1. Learn about the
How important is the barn? Is it
unusual? Is it an important
representative of a type of barn?
Perhaps an architectural or visual
landmark? Check out our toolkit on
researching your property’s history for
more tips on how to uncover the
2. Understand threats to the barn.
Typical obstacles include safety concerns, financial issues, encroaching
development, farm consolidation, and change of ownership. If the owner is
unavailable, collect what info you can from neighbors and other likely sources.
3. Gauge community support.
What is the current support for the structure? Talking to the owner, assisting with
repairs, finding a new owner, and providing expert consultations or financial
assistance are some of the ways that community members can help save a barn.
4. Find your fellow “barn people.”
Public educational programs are a great way to connect with other folks interested
in barn preservation. Programs can include local lecture series, hands-on
workshops at barns that need repair, and barn tours.
5. Connect with the National Barn Alliance.
The National Barn Alliance is a nation-wide, nonprofit organization coordinating efforts
to save America’s historic barns. It's a direct way to connect with barn enthusiasts
around the country.
6. Look into local preservation programs.
Most will offer education and technical assistance, recognition programs, and, in some
cases, financial assistance. Your state historic preservation office should be able to
point you in the direction of a program working in your area.
7. Analyze the
Barns are often demolished if
they are vacant or under-used
and if repair seems too
expensive. Get an independent
assessment of the barn's
condition and to explore repair or
reuse alternatives. New uses can
include a switch in agricultural
focus, commercial space, and
8. Use appropriate preservation tools.
Do any local regulations such as zoning or preservation regulations affect the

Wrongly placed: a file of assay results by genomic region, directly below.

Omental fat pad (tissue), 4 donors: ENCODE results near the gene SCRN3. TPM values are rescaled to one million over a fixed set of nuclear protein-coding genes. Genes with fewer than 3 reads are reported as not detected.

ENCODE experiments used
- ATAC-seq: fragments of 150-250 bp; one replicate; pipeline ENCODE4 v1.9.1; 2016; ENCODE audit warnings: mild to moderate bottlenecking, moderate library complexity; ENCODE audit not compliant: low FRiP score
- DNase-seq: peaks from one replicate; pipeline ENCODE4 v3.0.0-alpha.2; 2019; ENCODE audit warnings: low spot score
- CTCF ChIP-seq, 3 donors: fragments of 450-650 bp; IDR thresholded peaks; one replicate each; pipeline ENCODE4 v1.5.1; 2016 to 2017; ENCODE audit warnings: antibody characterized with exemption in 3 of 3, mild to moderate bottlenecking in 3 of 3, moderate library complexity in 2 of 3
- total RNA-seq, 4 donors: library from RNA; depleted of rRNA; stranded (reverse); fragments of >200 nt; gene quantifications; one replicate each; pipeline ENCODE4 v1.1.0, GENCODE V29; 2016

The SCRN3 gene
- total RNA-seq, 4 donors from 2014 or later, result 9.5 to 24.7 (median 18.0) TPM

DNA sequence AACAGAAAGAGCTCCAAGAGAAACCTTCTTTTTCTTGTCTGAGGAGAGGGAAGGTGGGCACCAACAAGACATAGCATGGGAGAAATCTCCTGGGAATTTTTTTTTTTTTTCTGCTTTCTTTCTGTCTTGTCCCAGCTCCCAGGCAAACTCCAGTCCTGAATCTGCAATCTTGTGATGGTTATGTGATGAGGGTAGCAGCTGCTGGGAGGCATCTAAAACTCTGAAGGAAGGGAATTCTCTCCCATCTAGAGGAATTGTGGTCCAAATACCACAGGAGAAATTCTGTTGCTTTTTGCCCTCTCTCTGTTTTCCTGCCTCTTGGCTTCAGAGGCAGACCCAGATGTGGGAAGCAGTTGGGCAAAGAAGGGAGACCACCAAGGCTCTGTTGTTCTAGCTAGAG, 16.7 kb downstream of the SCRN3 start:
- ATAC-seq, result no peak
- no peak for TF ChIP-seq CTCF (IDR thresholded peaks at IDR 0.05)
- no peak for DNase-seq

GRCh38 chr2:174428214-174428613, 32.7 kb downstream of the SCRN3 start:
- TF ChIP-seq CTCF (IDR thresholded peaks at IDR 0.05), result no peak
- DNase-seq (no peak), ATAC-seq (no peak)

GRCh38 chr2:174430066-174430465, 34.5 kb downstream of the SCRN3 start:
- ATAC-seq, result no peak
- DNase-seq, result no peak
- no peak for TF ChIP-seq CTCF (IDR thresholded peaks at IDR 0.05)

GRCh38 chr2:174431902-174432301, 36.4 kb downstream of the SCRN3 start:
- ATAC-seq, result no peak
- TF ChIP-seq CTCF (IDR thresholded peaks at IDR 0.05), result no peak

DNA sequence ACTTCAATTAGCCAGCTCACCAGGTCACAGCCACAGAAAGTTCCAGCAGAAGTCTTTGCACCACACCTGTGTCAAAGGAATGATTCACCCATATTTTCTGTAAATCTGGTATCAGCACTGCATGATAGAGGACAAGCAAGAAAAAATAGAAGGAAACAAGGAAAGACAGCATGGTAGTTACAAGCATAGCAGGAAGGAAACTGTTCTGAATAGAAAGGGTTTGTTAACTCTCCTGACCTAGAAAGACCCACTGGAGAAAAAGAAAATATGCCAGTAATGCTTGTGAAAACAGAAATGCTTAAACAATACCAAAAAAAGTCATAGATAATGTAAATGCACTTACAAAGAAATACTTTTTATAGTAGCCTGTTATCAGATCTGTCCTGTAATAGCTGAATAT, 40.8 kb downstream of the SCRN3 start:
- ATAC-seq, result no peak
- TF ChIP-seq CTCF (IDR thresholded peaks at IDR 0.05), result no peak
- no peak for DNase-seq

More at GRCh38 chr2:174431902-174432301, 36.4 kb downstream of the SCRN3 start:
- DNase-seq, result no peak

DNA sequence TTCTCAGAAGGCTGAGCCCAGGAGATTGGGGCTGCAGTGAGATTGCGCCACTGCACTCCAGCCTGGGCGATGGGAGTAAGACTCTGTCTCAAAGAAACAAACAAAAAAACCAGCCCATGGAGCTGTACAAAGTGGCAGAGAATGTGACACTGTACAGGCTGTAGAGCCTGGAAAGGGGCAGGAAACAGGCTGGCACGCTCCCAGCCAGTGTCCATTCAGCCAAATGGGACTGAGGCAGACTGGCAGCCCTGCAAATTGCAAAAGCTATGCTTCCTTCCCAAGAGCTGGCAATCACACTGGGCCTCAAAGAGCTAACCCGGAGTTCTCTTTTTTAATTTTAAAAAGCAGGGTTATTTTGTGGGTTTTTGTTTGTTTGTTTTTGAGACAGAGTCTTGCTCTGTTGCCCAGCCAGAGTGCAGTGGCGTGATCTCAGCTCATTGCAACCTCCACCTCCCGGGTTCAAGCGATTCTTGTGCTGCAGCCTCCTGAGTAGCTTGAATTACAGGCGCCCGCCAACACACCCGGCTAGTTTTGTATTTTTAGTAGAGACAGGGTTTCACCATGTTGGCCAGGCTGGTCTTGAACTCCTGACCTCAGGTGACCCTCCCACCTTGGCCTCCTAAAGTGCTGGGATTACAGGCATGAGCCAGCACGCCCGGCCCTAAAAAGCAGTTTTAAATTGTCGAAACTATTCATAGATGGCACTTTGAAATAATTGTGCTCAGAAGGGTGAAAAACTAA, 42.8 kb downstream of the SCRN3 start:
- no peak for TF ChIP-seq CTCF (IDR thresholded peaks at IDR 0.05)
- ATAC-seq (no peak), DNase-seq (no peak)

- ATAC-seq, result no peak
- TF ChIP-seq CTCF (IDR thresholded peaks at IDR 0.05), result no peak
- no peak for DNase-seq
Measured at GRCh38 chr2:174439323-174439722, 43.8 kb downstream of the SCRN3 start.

current property or a future adaptive reuse? What financial or technical incentives
exist that could help save the barn.
9. Conduct a survey. Seek designation.
Historic resource surveys help you document, record, and articulate the building’s
significance. You can then use this information to push for historic designation and
listing in local, state, or national registers. Such listings can, in turn, unlock
regulatory and promotional perks and financial incentives.
10. Get eyes on
Publicly identifying a barn as
threatened, such as including it on an
endangered list, can help draw
attention to the issue. You can also
attract coverage by inviting reporters
to barn rehabilitation events for
firsthand visuals and interviews.
Another method is to pitch feature
articles about an area’s unique barns
to the local newspaper.
The National Trust for Historic Preservation works to save America’s
historic places. Preservation Tips & Tools helps others do the same
in their own communities.
For more information, visit SavingPlaces.org.
Thomas Hawk/Flickr/CC BY NC-2.0;
sahigg/Flickr/CC BY-NC-ND-2.0; Elveret
Barnes/Flickr/CC BY-SA-2.0; Jimmy Emerson,
DVM/Flickr/CC BY-NC-ND-2.0; James/Flickr/CC
BY-NC-2.0; Phil Roussin/Flickr/CC BY-NC-ND-
2.0; Nicholas A. Tonelli/Flickr/CC BY-2.0; Susan
Stienstra/Flickr/CC BY-NC-ND-2.0; Jimmy
Emerson, DVM/Flickr/CC BY-NC-ND-2.0; Jimmy
Emerson, DVM/Flickr/CC BY-NC-ND-2.0;